Due to ease of modern travel and the advent of recorded media and radio, Jazz spread quickly, quickly becoming a world wide phenomena. Jazz ensembles like the Duke Ellington Orchestra toured relentlessly from the 1930s and onward. As jazz came into contact with different cultures it developed a variety of substyles such as Dixieland, swing, Gypsy, bebop, cool, fusion, acid, Latin, etc. However, the essence of jazz remained uniquely American: strongly rooted within the black experience of the United States and steeped in the melting pot of cultures that define and enrich our nation.
John Coltrane (1926-67) | American jazz saxophonist and composer | Wikimedia Commons
The saxophonist and composer John Coltrane (1926-67), was a pivotal force in the bebop jazz style of the mid-20th century. He pioneered the use of modal scales (similar to Gregorian chant modes) in jazz and was at the forefront of the free jazz style during his later years. Note the intermingling of modal scales, blue notes and walking bass in the highly caffeinated groove of Coltrane's classic, Impressions, played here by his contemporary, Wes Montgomery:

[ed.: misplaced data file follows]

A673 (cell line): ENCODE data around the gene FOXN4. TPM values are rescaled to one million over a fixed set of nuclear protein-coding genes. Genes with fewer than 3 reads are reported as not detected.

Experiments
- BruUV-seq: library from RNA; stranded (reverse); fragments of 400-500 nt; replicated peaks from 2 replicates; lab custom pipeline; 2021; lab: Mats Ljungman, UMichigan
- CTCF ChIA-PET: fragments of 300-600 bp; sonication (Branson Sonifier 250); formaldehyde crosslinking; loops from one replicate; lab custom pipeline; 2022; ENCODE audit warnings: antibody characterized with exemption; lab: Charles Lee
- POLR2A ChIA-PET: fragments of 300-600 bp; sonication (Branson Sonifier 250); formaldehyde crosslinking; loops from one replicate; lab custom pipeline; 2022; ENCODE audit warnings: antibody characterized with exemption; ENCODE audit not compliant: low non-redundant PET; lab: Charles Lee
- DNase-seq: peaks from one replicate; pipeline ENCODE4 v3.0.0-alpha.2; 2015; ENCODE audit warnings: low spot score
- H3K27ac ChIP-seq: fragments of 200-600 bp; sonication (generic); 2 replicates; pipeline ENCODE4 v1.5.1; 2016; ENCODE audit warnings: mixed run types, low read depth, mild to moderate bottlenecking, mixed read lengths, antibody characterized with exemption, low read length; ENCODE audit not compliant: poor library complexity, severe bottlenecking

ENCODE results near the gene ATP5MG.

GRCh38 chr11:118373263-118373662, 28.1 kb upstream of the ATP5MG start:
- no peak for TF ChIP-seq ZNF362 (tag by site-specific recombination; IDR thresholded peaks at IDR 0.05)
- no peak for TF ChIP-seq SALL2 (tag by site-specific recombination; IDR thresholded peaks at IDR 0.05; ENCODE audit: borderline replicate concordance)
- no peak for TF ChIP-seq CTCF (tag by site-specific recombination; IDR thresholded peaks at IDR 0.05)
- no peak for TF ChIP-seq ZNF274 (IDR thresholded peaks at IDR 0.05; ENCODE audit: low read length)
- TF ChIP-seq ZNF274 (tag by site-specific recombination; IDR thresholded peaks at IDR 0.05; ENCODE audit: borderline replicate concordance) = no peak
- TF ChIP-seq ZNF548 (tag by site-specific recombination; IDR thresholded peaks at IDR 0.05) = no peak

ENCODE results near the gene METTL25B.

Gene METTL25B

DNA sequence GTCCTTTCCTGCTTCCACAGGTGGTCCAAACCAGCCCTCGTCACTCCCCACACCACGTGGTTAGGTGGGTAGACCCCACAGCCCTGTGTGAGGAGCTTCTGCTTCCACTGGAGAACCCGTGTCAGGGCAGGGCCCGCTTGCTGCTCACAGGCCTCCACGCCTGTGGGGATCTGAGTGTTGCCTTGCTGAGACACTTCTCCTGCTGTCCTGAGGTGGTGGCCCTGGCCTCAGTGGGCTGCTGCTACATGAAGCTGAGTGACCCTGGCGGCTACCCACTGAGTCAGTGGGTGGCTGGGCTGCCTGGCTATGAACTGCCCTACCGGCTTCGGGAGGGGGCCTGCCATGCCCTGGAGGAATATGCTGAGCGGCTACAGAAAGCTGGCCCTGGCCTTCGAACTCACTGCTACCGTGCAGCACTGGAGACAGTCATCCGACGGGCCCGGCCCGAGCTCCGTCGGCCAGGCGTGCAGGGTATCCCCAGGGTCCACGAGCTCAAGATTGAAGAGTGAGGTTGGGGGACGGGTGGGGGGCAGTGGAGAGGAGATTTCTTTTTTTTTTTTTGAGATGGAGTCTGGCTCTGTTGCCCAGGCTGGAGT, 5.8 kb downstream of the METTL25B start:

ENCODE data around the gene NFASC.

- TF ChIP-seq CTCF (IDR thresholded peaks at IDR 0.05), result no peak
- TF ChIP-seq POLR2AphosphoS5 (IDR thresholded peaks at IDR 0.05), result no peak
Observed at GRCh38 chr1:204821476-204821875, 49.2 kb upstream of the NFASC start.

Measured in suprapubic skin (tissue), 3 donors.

Impressions (3:37) | John Coltrane (1926-67) | Wes Montgomery (1923-68)
Wes Montgomery is one of the most influential jazz guitarists of the mid-20th century. He was known for the unusual technique of plucking the strings with his his thumb only, creating a distinctive tone from pick and finger players. Here guitarist Pat Martino plays a modern rendition of Wes Montgomery's classic, Full House:
Full House (7:48) | Wes Montgomery | Pat Martino and company
Jazz Guitar | James D'Aquisto (1935–1995) | Archtop guitars were favored by jazz guitarists for their round tone and semi-acoustic timbre | Metropolitan Museum of Art
call-and-response, blues, blues scale, blues shuffle rhythm, walking bass, Piedmont blues style, ragtime, Scott Joplin, jazz